[time-nuts] How accurate are cheap radio controlled clocks?
t_list_1_only at braw.co.uk
Sun Jun 26 18:15:42 UTC 2011
>>> I've got one of the cheap radio-controlled clocks? I was listing to
>>> radio 4 the other day and herd the time signal. The radio controlled
>>> clock was about 3 seconds off. I was a bit surprised it was so far
>>> off. I'm just wondering how accurate these things are.
>> Be aware that if listening via digital radio (or worse, digital TV)
>> there is a delay in the transmission chain of up to several seconds
>> (DTV). I expect you know that already! Use the FM signal for best results.
> I was using 198.00 kHz longwave here in the UK. Unless there's some digital
> processing going on before the signal is AM modulated, this can't explain the
I'd back what David Taylor says that I casually see my cheap Casio watch
maintaining sync via the NPL Anthorn 60kHz signal within a second of BBC
R4 LW pips although it appears we are in the same neighbourhood. I back
the idea that the clock is not syncing for one of the aforementioned
reasons (local noise, clock orientation etc). Bear in mind R4 LW at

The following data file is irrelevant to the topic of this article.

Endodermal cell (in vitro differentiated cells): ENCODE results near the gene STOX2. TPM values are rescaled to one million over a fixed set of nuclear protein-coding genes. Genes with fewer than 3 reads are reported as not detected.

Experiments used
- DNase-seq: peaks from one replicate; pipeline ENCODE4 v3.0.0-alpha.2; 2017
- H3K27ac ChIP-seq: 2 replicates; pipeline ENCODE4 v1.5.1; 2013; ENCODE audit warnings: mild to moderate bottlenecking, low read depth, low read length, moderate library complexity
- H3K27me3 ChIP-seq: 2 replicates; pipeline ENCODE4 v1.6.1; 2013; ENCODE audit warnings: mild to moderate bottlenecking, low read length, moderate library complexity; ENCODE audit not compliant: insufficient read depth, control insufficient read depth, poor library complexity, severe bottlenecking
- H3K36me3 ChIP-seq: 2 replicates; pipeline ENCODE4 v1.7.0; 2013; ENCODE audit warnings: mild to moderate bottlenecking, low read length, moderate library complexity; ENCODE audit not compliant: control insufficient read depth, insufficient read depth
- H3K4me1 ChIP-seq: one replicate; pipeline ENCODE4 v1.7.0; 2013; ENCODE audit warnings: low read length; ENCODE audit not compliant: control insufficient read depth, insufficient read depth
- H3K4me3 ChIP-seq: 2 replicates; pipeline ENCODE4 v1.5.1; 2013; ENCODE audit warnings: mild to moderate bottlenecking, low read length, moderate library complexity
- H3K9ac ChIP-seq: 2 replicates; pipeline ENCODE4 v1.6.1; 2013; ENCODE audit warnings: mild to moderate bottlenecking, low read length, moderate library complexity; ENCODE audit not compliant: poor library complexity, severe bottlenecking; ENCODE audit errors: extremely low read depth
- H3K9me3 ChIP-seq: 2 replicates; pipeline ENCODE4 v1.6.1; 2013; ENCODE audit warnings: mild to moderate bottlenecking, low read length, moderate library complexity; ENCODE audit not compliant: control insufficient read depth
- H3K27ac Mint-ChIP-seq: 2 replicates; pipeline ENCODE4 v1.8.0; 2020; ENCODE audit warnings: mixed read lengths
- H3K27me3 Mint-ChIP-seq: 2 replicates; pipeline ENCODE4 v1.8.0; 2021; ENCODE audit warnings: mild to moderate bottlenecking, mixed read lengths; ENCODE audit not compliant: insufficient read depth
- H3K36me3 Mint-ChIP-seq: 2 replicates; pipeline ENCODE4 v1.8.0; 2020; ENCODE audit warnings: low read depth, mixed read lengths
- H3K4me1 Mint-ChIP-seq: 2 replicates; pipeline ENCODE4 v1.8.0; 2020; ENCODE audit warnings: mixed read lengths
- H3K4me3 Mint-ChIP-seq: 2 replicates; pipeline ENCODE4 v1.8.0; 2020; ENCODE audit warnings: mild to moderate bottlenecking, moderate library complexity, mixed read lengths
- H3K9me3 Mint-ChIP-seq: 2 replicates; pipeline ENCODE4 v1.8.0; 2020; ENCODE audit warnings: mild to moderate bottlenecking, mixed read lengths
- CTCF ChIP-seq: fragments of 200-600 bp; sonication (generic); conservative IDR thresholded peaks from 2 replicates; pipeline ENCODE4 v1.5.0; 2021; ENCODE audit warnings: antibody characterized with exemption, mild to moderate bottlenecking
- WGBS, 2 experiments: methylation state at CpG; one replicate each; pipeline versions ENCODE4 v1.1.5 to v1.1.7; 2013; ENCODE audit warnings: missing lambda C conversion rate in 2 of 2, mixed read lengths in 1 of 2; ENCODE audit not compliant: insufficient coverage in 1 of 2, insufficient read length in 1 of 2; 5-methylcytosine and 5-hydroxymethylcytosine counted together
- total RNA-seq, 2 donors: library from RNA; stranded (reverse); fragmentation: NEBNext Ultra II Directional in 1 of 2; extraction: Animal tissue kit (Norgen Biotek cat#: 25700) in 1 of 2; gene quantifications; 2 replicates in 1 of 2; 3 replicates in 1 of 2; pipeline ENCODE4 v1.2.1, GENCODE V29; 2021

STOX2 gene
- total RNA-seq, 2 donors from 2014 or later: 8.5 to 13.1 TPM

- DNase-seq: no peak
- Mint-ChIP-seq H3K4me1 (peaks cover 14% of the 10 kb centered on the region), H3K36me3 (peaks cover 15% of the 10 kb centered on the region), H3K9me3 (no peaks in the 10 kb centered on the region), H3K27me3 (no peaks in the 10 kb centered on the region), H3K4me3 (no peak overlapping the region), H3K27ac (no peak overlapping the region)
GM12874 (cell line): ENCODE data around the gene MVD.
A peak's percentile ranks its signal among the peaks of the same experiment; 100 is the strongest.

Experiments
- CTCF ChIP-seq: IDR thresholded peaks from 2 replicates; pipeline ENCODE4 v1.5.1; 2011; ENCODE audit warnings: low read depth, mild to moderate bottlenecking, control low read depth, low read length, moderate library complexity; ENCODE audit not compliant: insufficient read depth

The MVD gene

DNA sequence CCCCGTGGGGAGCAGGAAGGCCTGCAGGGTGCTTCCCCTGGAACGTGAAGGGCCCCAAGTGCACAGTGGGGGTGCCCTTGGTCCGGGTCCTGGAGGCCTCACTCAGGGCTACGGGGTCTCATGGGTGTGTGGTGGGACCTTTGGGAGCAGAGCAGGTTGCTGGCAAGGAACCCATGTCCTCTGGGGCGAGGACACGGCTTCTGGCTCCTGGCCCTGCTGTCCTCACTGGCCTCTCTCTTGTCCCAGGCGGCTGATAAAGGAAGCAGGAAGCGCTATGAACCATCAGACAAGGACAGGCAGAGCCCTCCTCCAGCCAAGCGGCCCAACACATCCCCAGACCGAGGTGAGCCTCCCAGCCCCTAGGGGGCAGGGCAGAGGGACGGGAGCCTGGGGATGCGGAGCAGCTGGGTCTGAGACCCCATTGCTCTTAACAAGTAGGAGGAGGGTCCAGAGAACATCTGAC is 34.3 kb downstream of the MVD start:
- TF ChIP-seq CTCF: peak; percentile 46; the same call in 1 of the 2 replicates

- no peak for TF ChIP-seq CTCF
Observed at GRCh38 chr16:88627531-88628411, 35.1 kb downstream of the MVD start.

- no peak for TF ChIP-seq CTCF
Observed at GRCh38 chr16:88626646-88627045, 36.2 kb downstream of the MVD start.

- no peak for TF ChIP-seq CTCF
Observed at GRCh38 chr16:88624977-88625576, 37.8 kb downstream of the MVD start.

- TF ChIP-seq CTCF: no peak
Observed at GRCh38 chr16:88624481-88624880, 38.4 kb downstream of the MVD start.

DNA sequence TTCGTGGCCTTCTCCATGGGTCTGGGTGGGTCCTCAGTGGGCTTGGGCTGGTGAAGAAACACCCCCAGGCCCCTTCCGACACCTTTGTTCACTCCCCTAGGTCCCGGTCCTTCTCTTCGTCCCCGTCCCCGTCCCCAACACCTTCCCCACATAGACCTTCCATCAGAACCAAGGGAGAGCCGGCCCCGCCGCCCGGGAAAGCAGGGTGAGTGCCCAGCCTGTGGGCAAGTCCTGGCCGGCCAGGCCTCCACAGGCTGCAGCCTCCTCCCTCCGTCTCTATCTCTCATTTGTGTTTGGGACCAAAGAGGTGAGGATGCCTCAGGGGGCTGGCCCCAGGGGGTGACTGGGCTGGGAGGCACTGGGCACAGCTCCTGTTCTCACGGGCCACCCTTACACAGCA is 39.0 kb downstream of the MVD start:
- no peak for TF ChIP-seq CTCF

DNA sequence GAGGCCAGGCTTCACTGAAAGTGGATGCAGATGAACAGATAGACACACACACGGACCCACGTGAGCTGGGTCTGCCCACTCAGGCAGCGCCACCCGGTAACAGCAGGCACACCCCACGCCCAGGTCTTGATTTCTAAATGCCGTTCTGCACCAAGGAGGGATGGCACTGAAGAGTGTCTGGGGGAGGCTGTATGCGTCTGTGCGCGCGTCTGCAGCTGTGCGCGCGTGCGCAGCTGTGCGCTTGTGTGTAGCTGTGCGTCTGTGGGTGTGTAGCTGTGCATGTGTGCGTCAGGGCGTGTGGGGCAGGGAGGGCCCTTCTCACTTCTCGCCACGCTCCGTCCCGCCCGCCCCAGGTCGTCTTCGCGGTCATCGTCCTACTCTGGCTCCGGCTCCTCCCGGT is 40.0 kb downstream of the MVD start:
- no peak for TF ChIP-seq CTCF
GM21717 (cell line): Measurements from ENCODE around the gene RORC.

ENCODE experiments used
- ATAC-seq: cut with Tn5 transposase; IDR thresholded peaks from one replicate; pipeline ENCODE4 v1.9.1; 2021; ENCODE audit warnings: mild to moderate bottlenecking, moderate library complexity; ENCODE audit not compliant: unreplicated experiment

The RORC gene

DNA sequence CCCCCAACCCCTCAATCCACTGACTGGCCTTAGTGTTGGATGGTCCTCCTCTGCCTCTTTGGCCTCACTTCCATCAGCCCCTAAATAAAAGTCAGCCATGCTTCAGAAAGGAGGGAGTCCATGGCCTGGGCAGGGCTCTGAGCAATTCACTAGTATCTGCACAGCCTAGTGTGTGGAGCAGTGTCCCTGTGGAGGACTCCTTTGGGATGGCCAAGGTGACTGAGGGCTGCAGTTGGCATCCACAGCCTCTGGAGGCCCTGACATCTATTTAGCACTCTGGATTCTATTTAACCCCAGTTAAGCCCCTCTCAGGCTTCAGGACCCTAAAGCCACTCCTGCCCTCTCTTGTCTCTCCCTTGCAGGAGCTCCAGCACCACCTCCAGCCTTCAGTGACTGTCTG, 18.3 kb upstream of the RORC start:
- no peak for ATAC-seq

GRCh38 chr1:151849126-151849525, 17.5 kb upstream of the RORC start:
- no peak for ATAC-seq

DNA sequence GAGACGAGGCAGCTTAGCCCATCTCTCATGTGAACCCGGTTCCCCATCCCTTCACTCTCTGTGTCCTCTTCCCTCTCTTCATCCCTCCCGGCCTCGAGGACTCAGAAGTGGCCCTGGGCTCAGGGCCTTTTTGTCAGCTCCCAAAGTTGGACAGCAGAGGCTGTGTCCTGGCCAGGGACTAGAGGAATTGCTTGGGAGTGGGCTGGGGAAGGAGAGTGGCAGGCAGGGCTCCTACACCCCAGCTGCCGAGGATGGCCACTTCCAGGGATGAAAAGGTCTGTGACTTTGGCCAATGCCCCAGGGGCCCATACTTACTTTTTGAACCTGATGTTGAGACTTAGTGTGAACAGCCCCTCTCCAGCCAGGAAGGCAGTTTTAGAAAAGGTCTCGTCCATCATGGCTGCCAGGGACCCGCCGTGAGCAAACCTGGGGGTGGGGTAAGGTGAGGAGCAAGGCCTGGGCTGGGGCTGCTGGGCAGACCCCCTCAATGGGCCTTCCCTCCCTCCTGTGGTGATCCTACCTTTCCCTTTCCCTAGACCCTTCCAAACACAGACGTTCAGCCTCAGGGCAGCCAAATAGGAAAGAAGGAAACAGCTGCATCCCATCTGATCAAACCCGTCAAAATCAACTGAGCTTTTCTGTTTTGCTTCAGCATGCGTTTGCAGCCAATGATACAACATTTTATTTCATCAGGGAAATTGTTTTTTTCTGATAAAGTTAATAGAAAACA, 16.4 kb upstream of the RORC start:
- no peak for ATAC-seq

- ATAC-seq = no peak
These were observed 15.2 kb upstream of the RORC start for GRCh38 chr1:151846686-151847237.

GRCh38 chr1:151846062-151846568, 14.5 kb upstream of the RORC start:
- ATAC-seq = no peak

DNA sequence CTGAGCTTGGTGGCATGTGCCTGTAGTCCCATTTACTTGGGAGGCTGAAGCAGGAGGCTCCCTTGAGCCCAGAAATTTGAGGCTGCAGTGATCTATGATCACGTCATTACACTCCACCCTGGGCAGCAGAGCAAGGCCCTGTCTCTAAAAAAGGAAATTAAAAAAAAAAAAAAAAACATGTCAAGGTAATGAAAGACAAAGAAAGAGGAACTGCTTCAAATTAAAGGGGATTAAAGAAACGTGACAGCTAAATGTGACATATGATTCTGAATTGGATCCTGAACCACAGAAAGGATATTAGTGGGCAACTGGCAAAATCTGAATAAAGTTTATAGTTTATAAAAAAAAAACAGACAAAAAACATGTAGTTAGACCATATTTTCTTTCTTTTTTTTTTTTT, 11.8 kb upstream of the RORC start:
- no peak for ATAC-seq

Droitwitch is not a single national service, there are two other
transmitters that tend to be forgotten, the R4 198kHz signal Dave & I
pick up may be the one transmitted from Westerglen rather than the NPL
monitored signal from Droitwich (see 1). I've never seen anything
authoritative regarding how the Scottish transmitters are controlled for
carrier stability or modulation delay (audio or time code) nor anything
about mutual interference zones. The NPL reports relate only to
Droitwich carrier accuracy (2).
For the timenut, remember that R4 LW has a largely forgotten time code
feature (3) which frees you from having to listen to the pips and John
Humphrys, I wonder if anyone is monitoring this?
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